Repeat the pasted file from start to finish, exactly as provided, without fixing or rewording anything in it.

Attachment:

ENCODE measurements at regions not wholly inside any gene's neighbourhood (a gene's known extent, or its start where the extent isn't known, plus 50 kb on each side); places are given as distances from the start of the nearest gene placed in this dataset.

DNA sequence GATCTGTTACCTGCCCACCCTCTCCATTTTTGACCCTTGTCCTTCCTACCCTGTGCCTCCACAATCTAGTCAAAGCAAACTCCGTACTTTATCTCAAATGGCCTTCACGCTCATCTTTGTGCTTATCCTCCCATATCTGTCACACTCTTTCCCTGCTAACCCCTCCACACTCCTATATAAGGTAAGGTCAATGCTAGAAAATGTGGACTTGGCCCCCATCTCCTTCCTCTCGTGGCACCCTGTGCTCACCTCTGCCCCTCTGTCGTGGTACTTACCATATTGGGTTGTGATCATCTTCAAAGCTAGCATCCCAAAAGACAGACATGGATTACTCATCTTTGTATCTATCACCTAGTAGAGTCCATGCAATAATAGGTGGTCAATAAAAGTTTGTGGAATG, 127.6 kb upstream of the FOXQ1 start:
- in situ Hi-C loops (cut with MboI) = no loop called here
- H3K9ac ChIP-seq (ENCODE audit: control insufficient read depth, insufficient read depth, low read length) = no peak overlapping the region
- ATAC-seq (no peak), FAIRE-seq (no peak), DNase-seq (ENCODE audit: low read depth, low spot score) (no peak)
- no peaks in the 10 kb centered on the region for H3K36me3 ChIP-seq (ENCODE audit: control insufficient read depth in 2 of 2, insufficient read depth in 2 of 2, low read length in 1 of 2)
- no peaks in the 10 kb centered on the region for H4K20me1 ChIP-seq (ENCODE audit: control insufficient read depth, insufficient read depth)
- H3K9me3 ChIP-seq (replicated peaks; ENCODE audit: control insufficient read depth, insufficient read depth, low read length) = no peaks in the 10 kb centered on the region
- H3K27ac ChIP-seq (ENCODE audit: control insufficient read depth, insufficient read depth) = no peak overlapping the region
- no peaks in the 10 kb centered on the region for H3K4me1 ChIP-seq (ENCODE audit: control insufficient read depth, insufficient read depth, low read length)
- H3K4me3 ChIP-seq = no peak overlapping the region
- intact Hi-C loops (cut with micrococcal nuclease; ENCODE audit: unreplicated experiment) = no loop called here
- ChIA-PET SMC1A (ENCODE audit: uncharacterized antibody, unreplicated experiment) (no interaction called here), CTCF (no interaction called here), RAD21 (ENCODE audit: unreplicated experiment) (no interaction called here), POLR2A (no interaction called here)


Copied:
ENCODE measurements at regions not wholly inside any gene's neighbourhood (a gene's known extent, or its start where the extent isn't known, plus 50 kb on each side); places are given as distances from the start of the nearest gene placed in this dataset.

DNA sequence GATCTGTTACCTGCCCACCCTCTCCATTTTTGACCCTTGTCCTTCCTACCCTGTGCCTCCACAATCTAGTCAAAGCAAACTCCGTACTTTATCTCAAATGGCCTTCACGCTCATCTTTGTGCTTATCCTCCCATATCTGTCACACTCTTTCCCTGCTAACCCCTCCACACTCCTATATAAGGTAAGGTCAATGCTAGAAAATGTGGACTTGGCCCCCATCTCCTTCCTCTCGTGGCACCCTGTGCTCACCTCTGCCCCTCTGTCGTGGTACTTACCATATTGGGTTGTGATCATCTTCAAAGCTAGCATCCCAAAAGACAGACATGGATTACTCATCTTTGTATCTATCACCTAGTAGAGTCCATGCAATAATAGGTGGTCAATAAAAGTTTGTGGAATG, 127.6 kb upstream of the FOXQ1 start:
- in situ Hi-C loops (cut with MboI) = no loop called here
- H3K9ac ChIP-seq (ENCODE audit: control insufficient read depth, insufficient read depth, low read length) = no peak overlapping the region
- ATAC-seq (no peak), FAIRE-seq (no peak), DNase-seq (ENCODE audit: low read depth, low spot score) (no peak)
- no peaks in the 10 kb centered on the region for H3K36me3 ChIP-seq (ENCODE audit: control insufficient read depth in 2 of 2, insufficient read depth in 2 of 2, low read length in 1 of 2)
- no peaks in the 10 kb centered on the region for H4K20me1 ChIP-seq (ENCODE audit: control insufficient read depth, insufficient read depth)
- H3K9me3 ChIP-seq (replicated peaks; ENCODE audit: control insufficient read depth, insufficient read depth, low read length) = no peaks in the 10 kb centered on the region
- H3K27ac ChIP-seq (ENCODE audit: control insufficient read depth, insufficient read depth) = no peak overlapping the region
- no peaks in the 10 kb centered on the region for H3K4me1 ChIP-seq (ENCODE audit: control insufficient read depth, insufficient read depth, low read length)
- H3K4me3 ChIP-seq = no peak overlapping the region
- intact Hi-C loops (cut with micrococcal nuclease; ENCODE audit: unreplicated experiment) = no loop called here
- ChIA-PET SMC1A (ENCODE audit: uncharacterized antibody, unreplicated experiment) (no interaction called here), CTCF (no interaction called here), RAD21 (ENCODE audit: unreplicated experiment) (no interaction called here), POLR2A (no interaction called here)